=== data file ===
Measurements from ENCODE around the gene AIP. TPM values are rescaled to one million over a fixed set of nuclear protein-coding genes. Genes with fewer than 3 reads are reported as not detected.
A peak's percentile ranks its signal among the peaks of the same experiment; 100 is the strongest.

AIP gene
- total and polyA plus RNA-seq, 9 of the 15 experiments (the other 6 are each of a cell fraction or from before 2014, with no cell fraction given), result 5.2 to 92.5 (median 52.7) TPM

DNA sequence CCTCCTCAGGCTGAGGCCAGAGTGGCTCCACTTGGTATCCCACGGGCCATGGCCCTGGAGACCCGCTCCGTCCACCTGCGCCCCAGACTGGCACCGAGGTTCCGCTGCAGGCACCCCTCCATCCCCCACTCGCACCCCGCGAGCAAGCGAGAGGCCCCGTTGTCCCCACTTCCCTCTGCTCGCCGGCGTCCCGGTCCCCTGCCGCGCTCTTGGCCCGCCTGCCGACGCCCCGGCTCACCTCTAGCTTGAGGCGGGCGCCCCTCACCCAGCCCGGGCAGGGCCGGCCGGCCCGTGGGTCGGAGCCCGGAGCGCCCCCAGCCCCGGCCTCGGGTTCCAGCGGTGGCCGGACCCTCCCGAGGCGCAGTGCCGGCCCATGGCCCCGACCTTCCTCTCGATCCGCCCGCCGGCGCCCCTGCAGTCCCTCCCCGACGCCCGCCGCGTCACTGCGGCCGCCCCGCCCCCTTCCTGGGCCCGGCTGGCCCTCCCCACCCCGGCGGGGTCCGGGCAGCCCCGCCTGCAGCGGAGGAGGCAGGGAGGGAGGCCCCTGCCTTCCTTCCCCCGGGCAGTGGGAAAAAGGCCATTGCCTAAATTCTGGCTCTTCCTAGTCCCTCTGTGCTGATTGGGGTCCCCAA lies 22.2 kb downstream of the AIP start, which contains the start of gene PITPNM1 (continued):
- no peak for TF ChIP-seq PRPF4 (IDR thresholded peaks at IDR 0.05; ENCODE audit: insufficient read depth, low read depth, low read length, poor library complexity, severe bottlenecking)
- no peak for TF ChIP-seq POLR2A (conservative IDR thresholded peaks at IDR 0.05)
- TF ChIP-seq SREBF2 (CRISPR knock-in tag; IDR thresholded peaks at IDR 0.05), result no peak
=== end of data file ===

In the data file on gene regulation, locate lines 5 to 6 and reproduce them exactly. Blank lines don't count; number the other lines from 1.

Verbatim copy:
DNA sequence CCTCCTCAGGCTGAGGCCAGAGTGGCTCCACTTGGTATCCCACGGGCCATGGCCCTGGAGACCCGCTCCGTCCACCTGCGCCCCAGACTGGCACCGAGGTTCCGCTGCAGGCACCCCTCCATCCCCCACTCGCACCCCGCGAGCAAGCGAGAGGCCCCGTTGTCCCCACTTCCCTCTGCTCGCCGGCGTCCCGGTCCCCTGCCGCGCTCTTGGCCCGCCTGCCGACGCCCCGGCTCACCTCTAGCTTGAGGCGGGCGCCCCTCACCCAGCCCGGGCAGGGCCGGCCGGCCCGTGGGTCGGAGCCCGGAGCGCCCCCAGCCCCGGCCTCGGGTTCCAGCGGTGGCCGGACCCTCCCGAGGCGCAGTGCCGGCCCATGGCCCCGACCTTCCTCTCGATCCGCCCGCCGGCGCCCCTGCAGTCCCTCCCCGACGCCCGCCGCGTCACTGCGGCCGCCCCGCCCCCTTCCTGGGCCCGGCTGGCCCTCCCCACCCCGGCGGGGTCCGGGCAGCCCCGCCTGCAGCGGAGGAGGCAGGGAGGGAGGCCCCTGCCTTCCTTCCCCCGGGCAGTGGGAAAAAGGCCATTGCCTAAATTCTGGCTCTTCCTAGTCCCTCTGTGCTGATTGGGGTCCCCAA lies 22.2 kb downstream of the AIP start, which contains the start of gene PITPNM1 (continued):
- no peak for TF ChIP-seq PRPF4 (IDR thresholded peaks at IDR 0.05; ENCODE audit: insufficient read depth, low read depth, low read length, poor library complexity, severe bottlenecking)